PAUL HUNT, our British-born Chief Human Rights Commissioner, missed his calling. He would have made a much better Archbishop of Canterbury.
Archbishops are expected to use terms like Good and Evil, Right and Wrong. They subscribe to a faith in which the moral conduct of its adherents determines where they spend eternity: in Heaven, or in Hell.
Chief Human Rights Commissioners, however, are supposed to uphold the secular character of the New Zealand state. As public servants, they are not entitled to talk like Archbishops. They may tell us what is lawful and unlawful. They may even reiterate the purposes of the Act of Parliament which created their office. But they have no mandate whatsoever to instruct New Zealanders on what is “Right” and what is “Wrong”.
It is the arrogation of precisely this sort of moral authority, and the determination to instruct New Zealanders in right conduct, that makes the recent opinion piece by Mr Hunt, published in the NZ Herald of 31 August 2021, so objectionable. That, and the answers he gives to the questions he asks himself about “hate speech”.
“What’s the most effective way of stopping – or at least moderating – hate speech?” Mr Hunt self-inquires. The answer? “A fair, equitable, inclusive, diverse, plural, open, multicultural society which, in Aotearoa New Zealand, is grounded on Te Tiriti o Waitangi.”
It is difficult to imagine a sentence more loaded with concepts more likely to spark lively, not to say bitter controversy. The nature of fairness, and its first cousin, equity, has taxed humanity’s best minds of more than two millennia. What are the boundaries of inclusiveness? How much diversity is a society obliged to tolerate? Does multiculturalism tend towards unity or division? Does pluralism? How far does a society open itself before it simply collapses? Is the Treaty of Waitangi New Zealand’s “founding document”, or an historical artifact now dangerously overloaded with obligations nowhere iterated in the document itself?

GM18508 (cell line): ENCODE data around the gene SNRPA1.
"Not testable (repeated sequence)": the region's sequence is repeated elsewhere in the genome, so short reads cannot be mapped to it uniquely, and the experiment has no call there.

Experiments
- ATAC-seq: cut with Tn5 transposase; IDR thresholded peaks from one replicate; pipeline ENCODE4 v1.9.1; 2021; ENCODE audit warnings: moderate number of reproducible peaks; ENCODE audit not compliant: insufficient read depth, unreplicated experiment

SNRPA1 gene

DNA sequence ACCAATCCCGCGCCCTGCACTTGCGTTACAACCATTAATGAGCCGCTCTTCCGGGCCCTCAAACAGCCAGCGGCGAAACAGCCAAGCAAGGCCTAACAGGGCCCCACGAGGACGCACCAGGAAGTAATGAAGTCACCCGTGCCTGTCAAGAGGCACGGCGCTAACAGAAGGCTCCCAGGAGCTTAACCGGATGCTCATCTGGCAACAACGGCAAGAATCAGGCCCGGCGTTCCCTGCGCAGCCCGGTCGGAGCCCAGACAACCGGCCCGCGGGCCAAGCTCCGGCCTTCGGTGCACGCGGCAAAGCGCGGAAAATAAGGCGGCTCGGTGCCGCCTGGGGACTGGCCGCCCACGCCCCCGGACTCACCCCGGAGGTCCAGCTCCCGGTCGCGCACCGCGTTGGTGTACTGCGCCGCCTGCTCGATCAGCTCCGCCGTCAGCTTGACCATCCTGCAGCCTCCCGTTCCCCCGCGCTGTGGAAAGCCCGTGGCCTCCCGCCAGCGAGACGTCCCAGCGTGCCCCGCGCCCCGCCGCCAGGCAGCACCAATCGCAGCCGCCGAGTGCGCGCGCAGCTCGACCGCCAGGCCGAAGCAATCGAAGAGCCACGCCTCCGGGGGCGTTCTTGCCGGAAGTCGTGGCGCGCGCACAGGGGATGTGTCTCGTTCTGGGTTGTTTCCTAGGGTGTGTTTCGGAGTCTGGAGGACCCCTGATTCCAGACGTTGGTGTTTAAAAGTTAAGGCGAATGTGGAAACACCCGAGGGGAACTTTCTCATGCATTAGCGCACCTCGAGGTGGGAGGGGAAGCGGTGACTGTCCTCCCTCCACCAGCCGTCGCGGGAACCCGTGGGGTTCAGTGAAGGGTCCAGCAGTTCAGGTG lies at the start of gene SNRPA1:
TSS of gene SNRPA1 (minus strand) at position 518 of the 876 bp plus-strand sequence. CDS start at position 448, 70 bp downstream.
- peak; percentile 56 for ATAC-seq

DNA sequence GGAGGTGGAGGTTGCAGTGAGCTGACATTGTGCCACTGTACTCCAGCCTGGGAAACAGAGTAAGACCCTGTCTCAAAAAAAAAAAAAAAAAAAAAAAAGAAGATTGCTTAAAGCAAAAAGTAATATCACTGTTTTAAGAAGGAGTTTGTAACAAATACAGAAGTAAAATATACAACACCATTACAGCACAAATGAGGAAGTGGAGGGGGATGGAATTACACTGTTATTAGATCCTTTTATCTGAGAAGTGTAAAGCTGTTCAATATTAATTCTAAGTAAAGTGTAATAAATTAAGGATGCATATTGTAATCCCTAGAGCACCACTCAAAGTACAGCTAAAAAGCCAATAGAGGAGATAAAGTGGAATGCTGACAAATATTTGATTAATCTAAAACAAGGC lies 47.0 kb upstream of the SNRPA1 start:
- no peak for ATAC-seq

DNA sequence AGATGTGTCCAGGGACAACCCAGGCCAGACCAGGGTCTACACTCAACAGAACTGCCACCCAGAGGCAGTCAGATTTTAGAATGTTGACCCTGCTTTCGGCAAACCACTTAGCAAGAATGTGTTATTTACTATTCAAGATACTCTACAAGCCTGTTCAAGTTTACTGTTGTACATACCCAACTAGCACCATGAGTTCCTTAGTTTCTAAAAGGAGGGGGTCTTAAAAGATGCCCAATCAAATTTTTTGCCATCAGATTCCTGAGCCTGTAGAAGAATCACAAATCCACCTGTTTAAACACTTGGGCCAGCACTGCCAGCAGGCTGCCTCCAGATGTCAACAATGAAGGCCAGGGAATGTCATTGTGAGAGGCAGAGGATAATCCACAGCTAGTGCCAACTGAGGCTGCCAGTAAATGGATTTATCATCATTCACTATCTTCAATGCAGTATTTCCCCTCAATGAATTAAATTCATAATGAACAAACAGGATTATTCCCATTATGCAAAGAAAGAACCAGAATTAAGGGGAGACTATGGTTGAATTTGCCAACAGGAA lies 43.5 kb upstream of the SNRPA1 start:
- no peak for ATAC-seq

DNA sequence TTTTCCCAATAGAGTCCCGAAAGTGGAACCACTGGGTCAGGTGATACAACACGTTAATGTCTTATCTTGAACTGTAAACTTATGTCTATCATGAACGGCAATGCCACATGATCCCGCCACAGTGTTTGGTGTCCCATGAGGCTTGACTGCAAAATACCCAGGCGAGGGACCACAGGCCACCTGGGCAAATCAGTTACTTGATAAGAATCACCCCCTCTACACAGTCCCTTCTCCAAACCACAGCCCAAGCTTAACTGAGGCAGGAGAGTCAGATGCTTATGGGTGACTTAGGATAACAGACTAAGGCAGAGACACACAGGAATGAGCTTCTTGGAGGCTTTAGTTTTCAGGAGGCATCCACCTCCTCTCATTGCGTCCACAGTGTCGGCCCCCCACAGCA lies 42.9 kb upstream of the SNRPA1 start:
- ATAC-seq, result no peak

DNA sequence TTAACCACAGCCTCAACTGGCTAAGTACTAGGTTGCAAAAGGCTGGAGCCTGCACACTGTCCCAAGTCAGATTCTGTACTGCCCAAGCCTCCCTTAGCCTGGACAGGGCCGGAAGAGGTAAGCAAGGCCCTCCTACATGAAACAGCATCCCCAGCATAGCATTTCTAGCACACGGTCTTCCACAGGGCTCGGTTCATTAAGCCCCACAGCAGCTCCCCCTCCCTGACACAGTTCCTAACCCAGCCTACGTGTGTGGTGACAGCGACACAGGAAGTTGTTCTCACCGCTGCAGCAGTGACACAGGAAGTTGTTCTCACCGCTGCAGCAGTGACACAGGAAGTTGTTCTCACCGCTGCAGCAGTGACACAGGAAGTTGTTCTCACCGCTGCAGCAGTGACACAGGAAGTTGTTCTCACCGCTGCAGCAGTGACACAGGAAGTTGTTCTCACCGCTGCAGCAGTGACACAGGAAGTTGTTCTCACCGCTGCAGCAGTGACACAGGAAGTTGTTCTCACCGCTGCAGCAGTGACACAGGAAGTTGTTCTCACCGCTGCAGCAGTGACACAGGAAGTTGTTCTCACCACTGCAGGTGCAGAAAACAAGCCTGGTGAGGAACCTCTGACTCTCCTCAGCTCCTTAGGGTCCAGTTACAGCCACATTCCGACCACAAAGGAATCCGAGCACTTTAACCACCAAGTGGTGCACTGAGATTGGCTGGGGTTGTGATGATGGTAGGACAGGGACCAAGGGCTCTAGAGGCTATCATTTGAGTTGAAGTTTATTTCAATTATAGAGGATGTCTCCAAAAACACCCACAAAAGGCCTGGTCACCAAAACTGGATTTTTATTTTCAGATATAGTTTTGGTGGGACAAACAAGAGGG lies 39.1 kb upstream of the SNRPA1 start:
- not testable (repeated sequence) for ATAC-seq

Mr Hunt’s solution for hate speech – a New Zealand Utopia in which all of these controversial concepts have been debated and resolved to the satisfaction of all its citizens – is self-evidently unsatisfactory. Clearly, such an utopian state-of-affairs could only have arisen in circumstances of untrammeled freedom of expression. Only in an intellectual climate peculiarly favourable to the discussion of contentious and even painful propositions could such an astonishing level of consensus have possibly been achieved. And yet, reading the rest of Mr Hunt’s essay, it becomes increasingly clear that any form of speech which alarms, excludes, distresses, and/or “denies dignity”, is “vile” and must be prohibited by law.
Mr Hunt is very keen on establishing the “boundaries” at which the robust discussion of ideas must cease. “If you are powerful and privileged,” he writes, “it is easy to dismiss the idea of boundaries indicating what is acceptable. But if you are a member of a disadvantaged group […] boundaries matter.”
It is here, of course, that Mr Hunt, for all his fine talk of “a respectful model for relations between individuals and communities” comes unstuck. By his own admission, the proposed hate speech legislation will have, as one of its principal aims, the limitation of the ability of the “powerful and privileged” to defend their interests.
But, who are the powerful and the privileged? Mr Hunt is extremely careful not to identify those upon whom these tendentious labels should be pinned. We can, however, answer the question by a simple process of elimination. Mr Hunt identifies the “disadvantaged groups” – i.e. those without power and privilege – as: tangata whenua, ethnic minorities, faith communities, sexual minorities, women, and disabled people.
Who is missing from this list? Well, men, obviously. That is to say, men who are not brown, gay, transgendered and/or disabled. Which just leaves white men. This is the group Mr Hunt is enjoining to be “respectful, self-aware, and empathetic” as the hate speech debate heats up.
Also missing from Mr Hunt’s list of disadvantaged groups are the poor and the exploited. Which is strange, because down through the ages it is the poor and the exploited who have felt the lash of power and privilege most keenly. What’s more, the key which unlocked the shackles fastened upon them by the powerful was always and everywhere – Free Speech.
Then again, as all Archbishops know: “The poor are always with us.”
This essay was originally published in The Otago Daily Times and The Greymouth Star of Friday, 3 September 2021.